YouTube Censorship Gives All Users the Power to Censor

A little over a week ago, I went into our YouTube station with plans to upload a fresh avi. But before I could do so, I was smacked with a warning. It’d been up for 3 years and had over 200,000 perspectives.
The offending clip:
YouTube is becoming so big, they’ve essentially lost control over their content. With thousands of videos uploaded daily, it becomes impossible to find, review and remove every single delinquent video. So what’s ?
To put it differently, users now have the power to determine what is and is not too obscene for YouTube. It does not matter if the movie has been on the website for years and accumulated hundreds of thousands or even millions of views. It doesn’t even matter if the report is reviewed by a YouTube admin, who presumably makes the final decision on leaving it up or removing it. Because, were it not for that one user who reported the video, it would still be sitting on YouTube gaining more perspectives.
All it takes is one offended audience and a couple of clicks, and the movie is gone.
In a movie on how exactly to censor flag content, YouTube really clarifies how the users are now in charge of helping monitor content. Though they refer individuals to their (obscure and practically worthless) community guidelines, in this clip they state, “That Is why we rely on our community of over 280 million individuals to help flag content they believe is inappropriate. The YouTube flag is the most important tool for telling us about content you think shouldn’t appear on YouTube.”
(They’ve a new, shorter version of this how-to avi, but I find the old one is accidentally more honest.)
So YouTube is essentially like, “well our site is so vast, we are just going to give off this observation duty thing to our 280 million users!” Really sneaky, YouTube! In the mind of the user, YouTube would now appear considerably less accountable for what appears on the website. Additionally, it empowers users to act on unsuitable content, gives them a sense of duty to help monitor content and gives folks a simple button to click when they see something that offends them (whether it breaks the terms of use or not).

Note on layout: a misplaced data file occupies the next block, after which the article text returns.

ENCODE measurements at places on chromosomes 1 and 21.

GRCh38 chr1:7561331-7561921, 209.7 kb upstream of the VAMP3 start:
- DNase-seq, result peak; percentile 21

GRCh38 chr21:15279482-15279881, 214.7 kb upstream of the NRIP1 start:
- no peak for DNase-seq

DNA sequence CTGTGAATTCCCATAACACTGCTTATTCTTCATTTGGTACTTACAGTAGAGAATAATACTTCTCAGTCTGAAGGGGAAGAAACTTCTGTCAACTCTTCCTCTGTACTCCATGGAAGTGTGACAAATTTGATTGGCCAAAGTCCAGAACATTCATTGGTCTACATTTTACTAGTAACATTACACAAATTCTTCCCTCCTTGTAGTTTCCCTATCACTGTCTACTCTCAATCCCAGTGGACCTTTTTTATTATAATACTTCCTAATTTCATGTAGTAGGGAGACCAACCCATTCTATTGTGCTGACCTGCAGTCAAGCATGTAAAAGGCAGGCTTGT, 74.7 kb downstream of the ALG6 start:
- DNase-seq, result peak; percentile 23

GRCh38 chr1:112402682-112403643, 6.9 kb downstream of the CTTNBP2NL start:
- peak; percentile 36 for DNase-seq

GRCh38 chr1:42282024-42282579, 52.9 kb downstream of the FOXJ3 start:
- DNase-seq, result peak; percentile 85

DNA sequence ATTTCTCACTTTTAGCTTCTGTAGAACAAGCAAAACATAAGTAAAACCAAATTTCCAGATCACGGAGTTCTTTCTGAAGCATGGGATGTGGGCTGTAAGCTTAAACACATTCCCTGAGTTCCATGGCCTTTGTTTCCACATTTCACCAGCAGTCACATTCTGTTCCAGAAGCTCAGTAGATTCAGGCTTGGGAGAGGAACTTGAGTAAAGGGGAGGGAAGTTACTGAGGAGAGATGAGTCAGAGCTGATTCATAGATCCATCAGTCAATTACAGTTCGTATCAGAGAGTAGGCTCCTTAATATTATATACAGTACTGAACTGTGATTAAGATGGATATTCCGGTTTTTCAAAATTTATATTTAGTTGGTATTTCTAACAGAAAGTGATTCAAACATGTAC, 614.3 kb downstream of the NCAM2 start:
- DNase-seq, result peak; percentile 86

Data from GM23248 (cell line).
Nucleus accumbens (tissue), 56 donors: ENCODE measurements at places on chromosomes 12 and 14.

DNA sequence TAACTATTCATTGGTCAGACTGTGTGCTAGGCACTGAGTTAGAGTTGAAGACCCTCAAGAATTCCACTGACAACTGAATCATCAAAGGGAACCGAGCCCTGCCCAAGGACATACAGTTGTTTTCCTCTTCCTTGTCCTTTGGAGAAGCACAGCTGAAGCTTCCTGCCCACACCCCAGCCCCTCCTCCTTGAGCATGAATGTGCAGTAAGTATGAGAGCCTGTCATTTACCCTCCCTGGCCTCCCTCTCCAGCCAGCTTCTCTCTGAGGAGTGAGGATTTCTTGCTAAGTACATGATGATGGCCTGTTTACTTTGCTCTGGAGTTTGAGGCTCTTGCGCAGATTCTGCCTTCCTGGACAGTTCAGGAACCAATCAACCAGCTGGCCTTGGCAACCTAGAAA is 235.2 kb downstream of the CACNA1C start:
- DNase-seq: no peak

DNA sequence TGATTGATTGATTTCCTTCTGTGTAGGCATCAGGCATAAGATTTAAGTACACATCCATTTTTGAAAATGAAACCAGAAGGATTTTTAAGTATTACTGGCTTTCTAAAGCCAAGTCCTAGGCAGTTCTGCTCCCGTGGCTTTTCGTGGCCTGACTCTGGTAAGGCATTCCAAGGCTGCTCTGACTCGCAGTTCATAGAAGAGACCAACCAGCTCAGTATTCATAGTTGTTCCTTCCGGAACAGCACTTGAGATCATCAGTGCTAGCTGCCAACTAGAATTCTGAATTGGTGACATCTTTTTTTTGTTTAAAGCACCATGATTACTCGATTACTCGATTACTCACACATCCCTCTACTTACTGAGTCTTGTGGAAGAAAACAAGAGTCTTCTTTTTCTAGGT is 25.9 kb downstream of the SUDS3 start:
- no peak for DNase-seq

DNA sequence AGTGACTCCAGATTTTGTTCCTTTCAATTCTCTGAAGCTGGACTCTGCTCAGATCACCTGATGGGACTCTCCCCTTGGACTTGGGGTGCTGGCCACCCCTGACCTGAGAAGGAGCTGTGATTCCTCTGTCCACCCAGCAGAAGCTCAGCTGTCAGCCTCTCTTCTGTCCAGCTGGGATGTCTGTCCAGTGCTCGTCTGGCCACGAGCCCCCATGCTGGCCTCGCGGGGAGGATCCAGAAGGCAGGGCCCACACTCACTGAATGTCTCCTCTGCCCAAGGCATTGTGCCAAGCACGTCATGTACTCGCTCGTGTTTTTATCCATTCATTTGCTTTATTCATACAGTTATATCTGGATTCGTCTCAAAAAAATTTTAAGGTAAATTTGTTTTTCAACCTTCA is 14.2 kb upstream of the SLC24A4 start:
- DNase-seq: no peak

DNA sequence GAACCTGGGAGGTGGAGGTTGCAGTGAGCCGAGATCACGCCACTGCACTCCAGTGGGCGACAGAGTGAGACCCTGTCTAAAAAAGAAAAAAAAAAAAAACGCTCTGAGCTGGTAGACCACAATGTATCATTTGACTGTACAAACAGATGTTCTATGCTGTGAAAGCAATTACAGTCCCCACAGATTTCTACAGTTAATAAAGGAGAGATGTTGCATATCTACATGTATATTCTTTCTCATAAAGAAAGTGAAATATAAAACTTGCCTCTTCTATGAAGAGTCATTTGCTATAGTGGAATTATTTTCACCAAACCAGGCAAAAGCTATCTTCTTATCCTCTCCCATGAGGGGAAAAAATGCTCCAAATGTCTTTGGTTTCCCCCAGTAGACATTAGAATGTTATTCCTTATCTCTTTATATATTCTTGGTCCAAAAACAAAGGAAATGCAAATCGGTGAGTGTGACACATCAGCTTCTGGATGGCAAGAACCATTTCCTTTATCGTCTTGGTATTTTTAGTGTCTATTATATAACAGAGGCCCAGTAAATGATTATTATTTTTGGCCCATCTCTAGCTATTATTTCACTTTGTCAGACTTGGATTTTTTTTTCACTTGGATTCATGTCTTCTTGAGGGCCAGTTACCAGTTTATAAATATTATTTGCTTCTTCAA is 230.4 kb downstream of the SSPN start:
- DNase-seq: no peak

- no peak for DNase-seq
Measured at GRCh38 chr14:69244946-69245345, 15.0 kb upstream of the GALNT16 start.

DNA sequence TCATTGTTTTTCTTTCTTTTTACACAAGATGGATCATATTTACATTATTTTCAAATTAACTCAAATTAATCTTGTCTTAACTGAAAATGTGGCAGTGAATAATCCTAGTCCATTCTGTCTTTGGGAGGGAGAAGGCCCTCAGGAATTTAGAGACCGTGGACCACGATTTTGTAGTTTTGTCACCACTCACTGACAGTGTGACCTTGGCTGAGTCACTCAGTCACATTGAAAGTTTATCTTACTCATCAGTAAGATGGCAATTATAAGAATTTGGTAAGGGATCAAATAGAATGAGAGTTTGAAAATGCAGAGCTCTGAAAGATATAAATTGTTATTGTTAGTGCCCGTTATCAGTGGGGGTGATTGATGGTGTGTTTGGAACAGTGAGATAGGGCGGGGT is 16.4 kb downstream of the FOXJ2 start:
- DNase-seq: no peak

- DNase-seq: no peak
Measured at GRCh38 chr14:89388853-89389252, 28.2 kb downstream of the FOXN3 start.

So we are supposed to believe that 280 million people, and YouTube reviewers, are capable of evenly implementing some vague community guidelines to report improper content. Or if not the guidelines, they are able to merely report content based on what they believe. Solid strategy, right? What could possibly go wrong?
So what happens if your mp4 was truly unjustly removed? In the instance of our avi, I could not find any means to appeal it. It is like they just took that option away, and it was a done deal. So we’re stuck with a 6-month strike, whether it was warranted or not.
Several months ago, I’d created a parody “Facebook Look Back” clip to make a point about Facebook censorship. This is why it is so amusing they state “we encourage free speech” in the flagging avi above.
This censorship is certainly absurd.
Why was our avi removed? I can just presume the violating part was the two exposed female breasts.
Here’s what they say in their own Community Guidelines on Sex and Nudity:
“Most nudity is not allowed, specially if it really is in a sexual context. Typically if your clip is meant to be sexually provocative, it is more unlikely to be satisfactory for YouTube. There are exceptions for some informative, documentary, scientific, and artistic content, but only if that is certainly the one purpose of the video and it’s also not gratuitously graphic. For instance, a documentary on breast cancer would be proper, but posting clips out of context in the documentary mightn’t be.”